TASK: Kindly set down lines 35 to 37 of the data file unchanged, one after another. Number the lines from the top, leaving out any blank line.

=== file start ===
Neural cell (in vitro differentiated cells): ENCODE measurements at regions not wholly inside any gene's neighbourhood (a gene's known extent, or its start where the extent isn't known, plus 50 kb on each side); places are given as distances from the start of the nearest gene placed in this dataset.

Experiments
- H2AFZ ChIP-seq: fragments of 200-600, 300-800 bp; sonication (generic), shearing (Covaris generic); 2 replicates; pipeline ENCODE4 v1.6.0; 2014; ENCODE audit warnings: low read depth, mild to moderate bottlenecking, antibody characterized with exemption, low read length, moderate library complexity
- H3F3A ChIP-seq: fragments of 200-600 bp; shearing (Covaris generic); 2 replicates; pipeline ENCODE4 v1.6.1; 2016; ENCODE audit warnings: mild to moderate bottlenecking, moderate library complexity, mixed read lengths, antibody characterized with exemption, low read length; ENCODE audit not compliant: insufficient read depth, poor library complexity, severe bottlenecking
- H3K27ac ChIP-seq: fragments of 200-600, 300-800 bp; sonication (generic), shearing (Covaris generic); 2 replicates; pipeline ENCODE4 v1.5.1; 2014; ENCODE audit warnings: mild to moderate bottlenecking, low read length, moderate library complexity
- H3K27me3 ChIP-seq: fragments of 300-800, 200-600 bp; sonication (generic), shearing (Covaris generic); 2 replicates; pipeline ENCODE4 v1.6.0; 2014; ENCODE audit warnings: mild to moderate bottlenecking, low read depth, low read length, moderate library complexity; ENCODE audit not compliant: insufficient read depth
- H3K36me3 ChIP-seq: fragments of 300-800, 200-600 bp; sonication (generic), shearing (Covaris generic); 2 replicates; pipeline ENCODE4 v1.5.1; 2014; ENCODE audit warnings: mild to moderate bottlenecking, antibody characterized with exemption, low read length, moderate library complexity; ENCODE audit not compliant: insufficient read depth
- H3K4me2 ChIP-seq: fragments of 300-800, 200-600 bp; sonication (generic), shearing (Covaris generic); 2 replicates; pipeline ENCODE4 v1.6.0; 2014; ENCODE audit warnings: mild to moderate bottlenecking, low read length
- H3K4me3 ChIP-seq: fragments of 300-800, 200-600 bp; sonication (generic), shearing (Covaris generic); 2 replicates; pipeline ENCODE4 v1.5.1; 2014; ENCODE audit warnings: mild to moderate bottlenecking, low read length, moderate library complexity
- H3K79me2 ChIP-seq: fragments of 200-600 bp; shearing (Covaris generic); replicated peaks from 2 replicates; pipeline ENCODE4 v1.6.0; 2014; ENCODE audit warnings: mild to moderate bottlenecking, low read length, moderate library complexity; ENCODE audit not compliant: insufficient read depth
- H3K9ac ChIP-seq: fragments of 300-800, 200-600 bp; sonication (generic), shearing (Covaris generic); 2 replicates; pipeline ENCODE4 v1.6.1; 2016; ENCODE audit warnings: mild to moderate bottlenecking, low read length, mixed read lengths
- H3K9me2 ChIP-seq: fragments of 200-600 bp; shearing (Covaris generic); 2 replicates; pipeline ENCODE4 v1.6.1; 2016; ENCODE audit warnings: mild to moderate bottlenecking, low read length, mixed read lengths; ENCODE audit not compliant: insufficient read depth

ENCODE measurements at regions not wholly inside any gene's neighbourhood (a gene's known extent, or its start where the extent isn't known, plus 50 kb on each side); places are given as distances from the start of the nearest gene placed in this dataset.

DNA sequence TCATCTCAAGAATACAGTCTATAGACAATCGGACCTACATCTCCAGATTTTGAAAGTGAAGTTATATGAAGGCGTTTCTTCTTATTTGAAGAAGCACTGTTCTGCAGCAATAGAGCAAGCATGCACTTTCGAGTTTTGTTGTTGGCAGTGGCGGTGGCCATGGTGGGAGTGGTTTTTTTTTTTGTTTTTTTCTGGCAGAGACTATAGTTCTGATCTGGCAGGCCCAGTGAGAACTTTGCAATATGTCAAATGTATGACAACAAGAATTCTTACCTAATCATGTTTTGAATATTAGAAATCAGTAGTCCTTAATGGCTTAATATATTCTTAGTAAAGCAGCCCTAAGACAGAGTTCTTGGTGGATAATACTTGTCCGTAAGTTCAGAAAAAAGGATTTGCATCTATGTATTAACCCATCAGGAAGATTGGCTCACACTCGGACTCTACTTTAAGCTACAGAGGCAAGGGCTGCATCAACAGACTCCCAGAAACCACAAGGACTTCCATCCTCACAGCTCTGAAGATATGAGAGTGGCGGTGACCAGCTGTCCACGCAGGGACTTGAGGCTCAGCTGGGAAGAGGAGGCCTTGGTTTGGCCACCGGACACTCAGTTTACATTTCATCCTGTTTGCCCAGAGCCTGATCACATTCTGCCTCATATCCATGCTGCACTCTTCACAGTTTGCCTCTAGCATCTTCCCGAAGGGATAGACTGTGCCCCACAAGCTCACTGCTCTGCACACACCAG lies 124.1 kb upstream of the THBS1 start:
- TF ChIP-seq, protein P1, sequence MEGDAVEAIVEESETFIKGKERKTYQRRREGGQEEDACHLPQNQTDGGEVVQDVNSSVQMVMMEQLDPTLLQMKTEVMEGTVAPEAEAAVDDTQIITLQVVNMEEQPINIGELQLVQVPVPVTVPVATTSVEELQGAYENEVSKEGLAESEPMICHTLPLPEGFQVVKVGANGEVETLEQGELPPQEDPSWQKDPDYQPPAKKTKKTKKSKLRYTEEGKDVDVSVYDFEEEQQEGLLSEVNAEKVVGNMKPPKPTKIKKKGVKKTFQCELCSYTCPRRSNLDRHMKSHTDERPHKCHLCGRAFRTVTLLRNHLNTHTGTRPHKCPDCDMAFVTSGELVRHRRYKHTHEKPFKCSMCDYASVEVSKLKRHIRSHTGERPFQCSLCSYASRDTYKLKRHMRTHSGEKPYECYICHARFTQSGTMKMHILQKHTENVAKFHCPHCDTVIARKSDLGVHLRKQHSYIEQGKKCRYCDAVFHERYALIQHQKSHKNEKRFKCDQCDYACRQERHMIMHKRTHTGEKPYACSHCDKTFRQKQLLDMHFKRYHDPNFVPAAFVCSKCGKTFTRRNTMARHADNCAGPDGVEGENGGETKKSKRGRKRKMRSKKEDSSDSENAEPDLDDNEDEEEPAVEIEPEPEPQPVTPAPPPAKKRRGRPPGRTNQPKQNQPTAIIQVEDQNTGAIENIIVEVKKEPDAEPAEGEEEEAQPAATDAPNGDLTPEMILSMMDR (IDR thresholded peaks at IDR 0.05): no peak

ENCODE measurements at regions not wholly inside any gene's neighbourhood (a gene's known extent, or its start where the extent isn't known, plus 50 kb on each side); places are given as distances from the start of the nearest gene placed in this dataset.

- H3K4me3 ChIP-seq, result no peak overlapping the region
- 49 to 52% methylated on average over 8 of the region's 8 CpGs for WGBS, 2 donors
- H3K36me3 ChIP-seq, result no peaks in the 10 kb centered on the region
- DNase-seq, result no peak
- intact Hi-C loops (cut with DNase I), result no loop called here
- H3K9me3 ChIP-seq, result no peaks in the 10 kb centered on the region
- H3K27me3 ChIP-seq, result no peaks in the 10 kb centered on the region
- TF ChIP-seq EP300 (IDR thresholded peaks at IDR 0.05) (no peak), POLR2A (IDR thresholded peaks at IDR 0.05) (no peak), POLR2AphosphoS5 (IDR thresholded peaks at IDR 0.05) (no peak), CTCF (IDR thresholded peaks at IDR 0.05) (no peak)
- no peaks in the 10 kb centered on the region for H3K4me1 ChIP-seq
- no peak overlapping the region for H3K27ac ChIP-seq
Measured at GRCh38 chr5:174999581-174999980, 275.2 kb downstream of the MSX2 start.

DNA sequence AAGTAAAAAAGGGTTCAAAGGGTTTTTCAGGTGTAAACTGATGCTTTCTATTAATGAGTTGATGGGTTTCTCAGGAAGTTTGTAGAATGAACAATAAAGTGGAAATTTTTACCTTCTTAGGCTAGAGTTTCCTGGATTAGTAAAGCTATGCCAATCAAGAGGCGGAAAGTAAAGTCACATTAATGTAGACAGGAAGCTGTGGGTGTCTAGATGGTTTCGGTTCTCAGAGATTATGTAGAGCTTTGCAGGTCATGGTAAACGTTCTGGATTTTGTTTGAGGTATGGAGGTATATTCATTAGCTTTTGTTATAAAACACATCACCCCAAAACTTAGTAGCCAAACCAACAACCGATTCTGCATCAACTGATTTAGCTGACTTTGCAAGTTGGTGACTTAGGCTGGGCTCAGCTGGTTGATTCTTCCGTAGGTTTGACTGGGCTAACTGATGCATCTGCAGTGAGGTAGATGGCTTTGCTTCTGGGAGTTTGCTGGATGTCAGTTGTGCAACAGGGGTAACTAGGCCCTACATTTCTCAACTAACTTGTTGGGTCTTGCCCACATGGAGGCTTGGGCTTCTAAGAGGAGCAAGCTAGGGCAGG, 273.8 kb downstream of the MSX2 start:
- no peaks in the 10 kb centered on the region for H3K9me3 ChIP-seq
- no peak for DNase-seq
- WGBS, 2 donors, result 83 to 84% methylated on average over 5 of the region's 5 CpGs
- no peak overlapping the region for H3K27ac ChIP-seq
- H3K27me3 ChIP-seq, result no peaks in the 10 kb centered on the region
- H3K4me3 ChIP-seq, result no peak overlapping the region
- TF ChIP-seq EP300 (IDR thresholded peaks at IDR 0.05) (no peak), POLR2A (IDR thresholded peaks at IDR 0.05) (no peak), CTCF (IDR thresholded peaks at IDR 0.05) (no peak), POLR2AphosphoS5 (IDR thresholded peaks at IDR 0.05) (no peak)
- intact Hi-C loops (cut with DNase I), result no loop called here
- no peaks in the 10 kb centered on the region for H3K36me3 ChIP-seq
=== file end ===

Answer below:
- TF ChIP-seq EP300 (IDR thresholded peaks at IDR 0.05) (no peak), POLR2A (IDR thresholded peaks at IDR 0.05) (no peak), CTCF (IDR thresholded peaks at IDR 0.05) (no peak), POLR2AphosphoS5 (IDR thresholded peaks at IDR 0.05) (no peak)
- intact Hi-C loops (cut with DNase I), result no loop called here
- no peaks in the 10 kb centered on the region for H3K36me3 ChIP-seq